By understanding that Millennial travellers crave and require a constant interplay between ultimate convenience with experiential and serendipitous moments, brands, retailers and airports can start to configure to their needs.
The Millennial generation is defined by people born between 1980 and 2000 (aged between 18-34 years in 2015). This large cohort of young adults will be the next biggest consumer group and are projected to surpass the number of Baby Boomers in 2015 (to 7.3 million in US alone) 1, so understanding how their behaviours differ from previous generations will be key for the future of travel.
In a recent report more Millennials (37%) identified with the term ‘I consider myself more a world citizen than a citizen of the country I live in’2 than any generation before them, and it is this very attitude towards belonging that gives them nomadic characteristics. Factor this in with the ever-increasing freelance job market and we have a traveller for whom travel is not just leisure but also work, play and discovery all rolled into one. There is a sense of productivity about the Millennial traveller – that their travel experience is an opportunity to further their educational or work agenda, travelling to learn a new language or volunteering their skills in a foreign country.
In short, the Millennial traveller is proactive, productive and purposeful. To tap into the core needs of the Millennial traveller, brands and retailers must provide a fusion of flexible and efficient services and combine them with serendipitous moments that allow them to learn, play and experience.
An example of creating serendipity was a pop-up restaurant at Copenhagen Airport that was created to encourage solo travellers to sit and dine with another person by pairing together two strangers. In San Francisco Airport there is the Converge Lounge – a place where working Millennials can use the space to work, meet and host talks and workshops when in between flights, facilitating the flexible interplay between learning, working and play.
Utilising previously underused spaces are also another indispensable way of grabbing the attention of Millennials. In retail, the opening of Kate Spade’s new store in New Jersey proved a creative approach that combined advertising, visual merchandising, shopping and interactivity. They used the barricades as more than just a projection for the opening of the new store by having iPads integrated into the barricades for shopping and style quizzes, whilst the square cut windows took a playful twist on the term ‘window shopping’. In hospitality, the Ace Hotel has gained traction for its open lobby that is always bustling with people eating, drinking, working and hosting meetings and is used not only by the guests of the hotel but the general public too.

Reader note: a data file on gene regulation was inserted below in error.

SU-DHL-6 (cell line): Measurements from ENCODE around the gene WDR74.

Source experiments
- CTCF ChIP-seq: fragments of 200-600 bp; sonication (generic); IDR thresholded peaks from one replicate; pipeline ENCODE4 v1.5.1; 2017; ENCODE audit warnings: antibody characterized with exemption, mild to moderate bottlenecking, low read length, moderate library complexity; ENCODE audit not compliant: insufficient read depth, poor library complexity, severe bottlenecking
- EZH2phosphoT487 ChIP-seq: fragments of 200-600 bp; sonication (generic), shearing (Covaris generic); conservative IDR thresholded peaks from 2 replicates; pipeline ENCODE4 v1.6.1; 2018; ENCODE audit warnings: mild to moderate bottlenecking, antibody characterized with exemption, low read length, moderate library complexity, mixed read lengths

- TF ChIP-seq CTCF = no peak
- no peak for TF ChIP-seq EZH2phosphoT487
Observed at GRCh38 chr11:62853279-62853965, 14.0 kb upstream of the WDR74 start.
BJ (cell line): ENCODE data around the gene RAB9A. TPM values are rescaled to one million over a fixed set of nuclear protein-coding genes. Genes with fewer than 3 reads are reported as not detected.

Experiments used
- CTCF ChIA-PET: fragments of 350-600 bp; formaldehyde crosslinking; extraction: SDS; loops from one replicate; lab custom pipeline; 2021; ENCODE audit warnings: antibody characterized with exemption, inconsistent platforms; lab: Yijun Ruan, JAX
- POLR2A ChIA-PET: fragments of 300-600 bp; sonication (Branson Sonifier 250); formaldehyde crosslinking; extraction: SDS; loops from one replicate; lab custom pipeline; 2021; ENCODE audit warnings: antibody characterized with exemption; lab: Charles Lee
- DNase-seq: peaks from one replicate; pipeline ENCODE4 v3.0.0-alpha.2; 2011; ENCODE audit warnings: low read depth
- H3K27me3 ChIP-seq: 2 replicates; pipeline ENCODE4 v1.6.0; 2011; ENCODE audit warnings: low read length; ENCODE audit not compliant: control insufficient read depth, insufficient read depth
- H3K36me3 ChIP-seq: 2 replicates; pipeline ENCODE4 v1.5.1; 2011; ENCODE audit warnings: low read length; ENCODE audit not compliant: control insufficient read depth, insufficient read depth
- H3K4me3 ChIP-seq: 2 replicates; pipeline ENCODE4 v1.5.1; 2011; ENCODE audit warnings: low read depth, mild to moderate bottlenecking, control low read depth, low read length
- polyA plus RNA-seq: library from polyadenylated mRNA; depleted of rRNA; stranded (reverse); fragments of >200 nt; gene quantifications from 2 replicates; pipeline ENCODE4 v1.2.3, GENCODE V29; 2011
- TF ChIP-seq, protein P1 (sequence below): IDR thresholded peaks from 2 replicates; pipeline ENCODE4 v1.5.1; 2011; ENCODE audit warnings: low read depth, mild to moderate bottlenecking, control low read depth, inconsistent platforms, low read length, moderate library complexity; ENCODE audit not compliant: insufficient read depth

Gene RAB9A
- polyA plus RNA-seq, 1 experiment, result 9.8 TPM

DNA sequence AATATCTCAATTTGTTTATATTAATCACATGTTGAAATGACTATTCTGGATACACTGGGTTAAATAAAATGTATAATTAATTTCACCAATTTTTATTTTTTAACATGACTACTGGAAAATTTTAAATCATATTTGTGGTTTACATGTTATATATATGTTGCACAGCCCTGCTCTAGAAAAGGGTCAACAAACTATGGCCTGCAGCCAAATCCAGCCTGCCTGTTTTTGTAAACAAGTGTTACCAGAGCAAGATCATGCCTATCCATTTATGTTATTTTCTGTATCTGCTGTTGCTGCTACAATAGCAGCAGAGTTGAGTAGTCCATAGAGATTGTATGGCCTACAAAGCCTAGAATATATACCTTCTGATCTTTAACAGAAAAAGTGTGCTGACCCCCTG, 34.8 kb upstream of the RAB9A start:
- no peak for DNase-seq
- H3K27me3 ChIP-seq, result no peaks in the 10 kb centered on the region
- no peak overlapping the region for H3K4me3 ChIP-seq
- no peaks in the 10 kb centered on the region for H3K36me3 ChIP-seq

Airbnb is another example of a company that matches hyper-convenience with serendipity and in turn has created a category in its own right, along with other flexible services like Uber. They are successful because they offer an existing service through new and easy logistical systems that help them thrive in an on-demand economy. The success of its convenience lies in its booking platform because it is important to employ the formats that Millennials are familiar with (such as digital and mobile) in order to provide ultimate flexibility.
However, the most interesting part is that Millennials are using these services in conjunction with one another and creating an ecosystem of complimentary elements that build their time away from home. MakeSpace is another example of creating a service around a familiar format: a storage service that has a particularly unique logistical system. Describing themselves as ‘your closet in the cloud’, MakeSpace take the idea of the digital cloud into a physical sphere.
Users of MakeSpace have an online account that can be accessed at any time that includes a visual catalogue of their items and can schedule drop offs and pick ups to their desired points. Many international customers use this service to store and drop off their belongings to Airbnb points – especially poignant when you factor in that the top annoying aspect of low cost airlines for Millennials are hand luggage restrictions3 – meaning that they can, and would, afford to splurge a little for services like MakeSpace that ease the carrying load. Both services provide an unparalleled flexibility through their booking platforms and logistical systems that appeals to the nomadic tendencies of the Millennial, and most importantly – within a format that they understand.
The Millennial traveller is the 21st Century nomad – reach out to them by providing authentic cultural experiences, make learning feel like play, and most importantly, be proactive by making all processes feel as seamless and as convenient as possible.
1 U.S. Census Bureau 2014
2 Motivaction International 2014
3 WYSE, Millennial Traveller Report, 2014